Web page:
Focus On


  • Plaintiffs must prove chronic pain is serious impairment
    Jordan Dunlop says the regulations in the provincial Insurance Act spell out what a plaintiff is going to need to prove to be successful in a threshold motion.

    Plaintiffs must prove chronic pain is serious impairment

    Two recent decisions of the Ontario Superior Court in so-called “threshold motions” suggest that it is still a high legal bar to show that chronic pain suffered by plaintiffs after a motor vehicle accident will meet the “serious impairment” standard set out in the provincial Insurance Act.

  • Young lawyers looking for more flexibility
    Gina Alexandris says there is an assumption at law school that success means landing a job with a Bay Street law firm and focusing on becoming a partner.

    Young lawyers looking for more flexibility

    Heather Douglas feels the legal profession is in flux and she expects it to continue evolving. As a young lawyer establishing her practice at a Toronto firm, she’s unsure what to expect.

  • Firms should examine their realization rates
    Jasmine Daya says it is crucial for lawyers to run a ‘financially sound’ firm.

    Firms should examine their realization rates

    In moving from partner to principal of Fireman Daya & Co., Jasmine Daya wanted to be able to better gauge the financial health of the firm.

  • Client surveys can illuminate issues
    Howard Kaufman says he prefers more narrow surveys of clients, in order to assess performance.

    Client surveys can illuminate issues

    Client surveys can help pinpoint service issues within a firm, allowing them to address issues that might otherwise go unseen.

  • Succession plans needed for future success
    Deborah Howden says lawyers at her firm attended a retreat to figure out succession planning for different members.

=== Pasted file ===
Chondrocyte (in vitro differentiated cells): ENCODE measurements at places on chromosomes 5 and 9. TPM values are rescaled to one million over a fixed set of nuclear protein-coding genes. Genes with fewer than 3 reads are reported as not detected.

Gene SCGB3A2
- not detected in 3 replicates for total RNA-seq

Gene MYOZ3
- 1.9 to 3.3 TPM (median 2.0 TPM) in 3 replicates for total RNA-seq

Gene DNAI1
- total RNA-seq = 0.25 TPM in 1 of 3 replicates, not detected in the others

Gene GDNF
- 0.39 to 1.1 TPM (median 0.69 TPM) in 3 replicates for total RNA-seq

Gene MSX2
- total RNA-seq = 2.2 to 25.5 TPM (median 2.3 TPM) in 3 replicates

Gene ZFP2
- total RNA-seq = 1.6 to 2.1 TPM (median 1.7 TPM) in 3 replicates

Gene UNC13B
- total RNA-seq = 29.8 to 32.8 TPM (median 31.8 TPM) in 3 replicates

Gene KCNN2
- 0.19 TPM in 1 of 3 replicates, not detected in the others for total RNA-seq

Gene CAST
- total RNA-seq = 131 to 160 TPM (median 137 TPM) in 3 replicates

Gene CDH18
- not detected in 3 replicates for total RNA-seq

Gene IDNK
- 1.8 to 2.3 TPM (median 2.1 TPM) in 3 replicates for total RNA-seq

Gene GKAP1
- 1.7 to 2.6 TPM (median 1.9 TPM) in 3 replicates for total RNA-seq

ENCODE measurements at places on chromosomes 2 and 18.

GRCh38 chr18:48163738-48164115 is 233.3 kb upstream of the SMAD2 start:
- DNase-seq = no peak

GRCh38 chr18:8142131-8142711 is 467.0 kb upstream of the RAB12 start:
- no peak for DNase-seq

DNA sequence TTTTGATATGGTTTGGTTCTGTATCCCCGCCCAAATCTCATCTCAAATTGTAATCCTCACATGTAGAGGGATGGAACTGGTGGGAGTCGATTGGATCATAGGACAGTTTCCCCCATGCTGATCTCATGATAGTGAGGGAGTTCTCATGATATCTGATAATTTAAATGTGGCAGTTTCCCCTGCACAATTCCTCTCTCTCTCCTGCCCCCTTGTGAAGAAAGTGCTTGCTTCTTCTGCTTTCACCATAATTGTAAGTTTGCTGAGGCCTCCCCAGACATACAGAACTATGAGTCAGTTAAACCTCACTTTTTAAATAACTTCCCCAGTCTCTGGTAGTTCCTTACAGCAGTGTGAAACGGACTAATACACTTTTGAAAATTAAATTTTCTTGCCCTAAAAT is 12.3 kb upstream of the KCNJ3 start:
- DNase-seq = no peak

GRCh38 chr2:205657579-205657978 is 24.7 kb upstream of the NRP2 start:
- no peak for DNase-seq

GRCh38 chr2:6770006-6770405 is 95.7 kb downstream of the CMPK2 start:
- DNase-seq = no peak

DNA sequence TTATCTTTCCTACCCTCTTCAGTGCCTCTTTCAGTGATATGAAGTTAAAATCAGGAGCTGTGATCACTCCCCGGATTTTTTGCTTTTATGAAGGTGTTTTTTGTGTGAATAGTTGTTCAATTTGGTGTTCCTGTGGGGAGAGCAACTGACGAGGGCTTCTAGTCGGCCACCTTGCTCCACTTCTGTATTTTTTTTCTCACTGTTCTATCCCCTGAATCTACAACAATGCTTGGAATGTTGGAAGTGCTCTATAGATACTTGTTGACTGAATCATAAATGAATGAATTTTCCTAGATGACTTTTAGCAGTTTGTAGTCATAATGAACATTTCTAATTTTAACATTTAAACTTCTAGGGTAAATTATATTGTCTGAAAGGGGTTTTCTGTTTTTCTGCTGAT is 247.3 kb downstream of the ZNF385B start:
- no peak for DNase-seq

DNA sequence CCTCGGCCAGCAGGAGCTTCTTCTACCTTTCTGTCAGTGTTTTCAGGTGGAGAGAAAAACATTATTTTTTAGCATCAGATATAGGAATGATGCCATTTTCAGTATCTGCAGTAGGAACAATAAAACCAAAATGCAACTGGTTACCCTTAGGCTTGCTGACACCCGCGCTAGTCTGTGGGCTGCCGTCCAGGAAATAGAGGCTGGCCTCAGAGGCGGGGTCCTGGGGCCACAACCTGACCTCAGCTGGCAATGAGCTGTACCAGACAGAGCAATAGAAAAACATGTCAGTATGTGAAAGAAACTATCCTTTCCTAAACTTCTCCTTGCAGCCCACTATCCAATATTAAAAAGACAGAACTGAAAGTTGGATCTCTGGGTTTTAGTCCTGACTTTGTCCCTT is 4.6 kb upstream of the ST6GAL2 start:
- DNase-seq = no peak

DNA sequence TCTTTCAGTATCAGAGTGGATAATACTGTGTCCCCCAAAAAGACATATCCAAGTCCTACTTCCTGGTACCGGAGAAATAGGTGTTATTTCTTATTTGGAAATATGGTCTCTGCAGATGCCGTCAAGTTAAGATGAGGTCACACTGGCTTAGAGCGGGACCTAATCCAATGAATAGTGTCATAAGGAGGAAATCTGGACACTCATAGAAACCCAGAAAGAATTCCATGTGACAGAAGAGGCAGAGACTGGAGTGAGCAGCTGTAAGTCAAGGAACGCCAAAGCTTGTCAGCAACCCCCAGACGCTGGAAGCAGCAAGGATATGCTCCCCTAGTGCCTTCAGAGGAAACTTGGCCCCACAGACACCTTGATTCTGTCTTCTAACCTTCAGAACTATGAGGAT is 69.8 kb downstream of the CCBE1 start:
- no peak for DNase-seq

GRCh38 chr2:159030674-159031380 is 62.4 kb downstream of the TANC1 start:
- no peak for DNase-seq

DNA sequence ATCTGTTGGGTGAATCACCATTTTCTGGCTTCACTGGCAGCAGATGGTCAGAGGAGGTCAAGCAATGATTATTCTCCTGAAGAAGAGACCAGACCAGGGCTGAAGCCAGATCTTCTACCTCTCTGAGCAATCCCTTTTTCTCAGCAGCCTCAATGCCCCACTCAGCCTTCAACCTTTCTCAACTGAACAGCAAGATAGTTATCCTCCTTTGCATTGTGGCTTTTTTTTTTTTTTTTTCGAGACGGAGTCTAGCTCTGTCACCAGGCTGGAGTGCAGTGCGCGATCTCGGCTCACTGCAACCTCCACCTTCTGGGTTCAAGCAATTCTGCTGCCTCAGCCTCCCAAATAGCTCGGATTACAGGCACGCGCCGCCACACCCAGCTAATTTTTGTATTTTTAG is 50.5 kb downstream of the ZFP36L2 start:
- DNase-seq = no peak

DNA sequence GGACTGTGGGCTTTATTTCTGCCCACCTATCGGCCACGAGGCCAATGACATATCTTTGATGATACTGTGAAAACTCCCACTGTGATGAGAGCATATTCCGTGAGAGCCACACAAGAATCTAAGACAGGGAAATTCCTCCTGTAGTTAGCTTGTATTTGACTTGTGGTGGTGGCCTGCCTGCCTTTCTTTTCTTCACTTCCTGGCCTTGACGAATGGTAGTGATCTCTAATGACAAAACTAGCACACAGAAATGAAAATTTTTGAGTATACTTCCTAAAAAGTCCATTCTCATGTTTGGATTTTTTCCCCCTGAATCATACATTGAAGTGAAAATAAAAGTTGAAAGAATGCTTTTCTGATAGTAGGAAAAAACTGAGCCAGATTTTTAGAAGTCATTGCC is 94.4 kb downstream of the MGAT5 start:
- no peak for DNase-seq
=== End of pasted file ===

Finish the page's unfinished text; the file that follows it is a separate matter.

Succession plans needed for future success

    Several years ago, the partners at Will Davidson LLP found themselves dealing with four retirements and a death all within a 10-year period.

  • Morneau tax proposals still problematic
    Pamela Cross says one of the problems with income sprinkling is related to adult children who are attending university and are paid dividends.

    Morneau tax proposals still problematic

    Despite federal Liberal Finance Minister Bill Morneau’s attempt to soften his plan to tax private Canadian companies, tax lawyers still see major problems with the proposals.

  • Cameco and Oxford cases front and centre in 2018
    Claire Kennedy says there will be a ‘big focus’ on the General Anti-Avoidance Rule in 2018.

    Cameco and Oxford cases front and centre in 2018

    All eyes in the tax bar are on two important corporate tax cases currently wending their way through the courts, which could see judgments as early as the first half of 2018.

  • Who on the SCC will pick up the tax mantle?
    Vern Krishna says Supreme Court of Canada justices tend to grow into a role on the court.

    Who on the SCC will pick up the tax mantle?

    Now that Justices Beverley McLachlin and Marshall Rothstein have left the Supreme Court of Canada, many in the tax bar are wondering not only who will carry the tax torch going forward but if Canada’s top court will have the appetite to tackle complex tax cases.

  • U.S. tax reforms present challenges
    Scott Semer says the U.S. move to slash its corporate tax rate will ‘push a lot of governments to consider lowering their tax rates or certainly not to raise them.’

    U.S. tax reforms present challenges

    Tax lawyers say recent U.S. tax changes will present challenges for Canadian companies operating south of the border and U.S. subsidiaries operating here.

  • Condo tribunal won’t award costs to winning litigants
    Laura Glithero says costs consequences play an important role in the civil litigation system because it encourages the parties to reach reasonable resolutions and it discourages frivolous litigation.

    Condo tribunal won’t award costs to winning litigants

    The new Condominium Authority Tribunal — the province’s first of its kind launched last November — is designed to quickly resolve condominium disputes.

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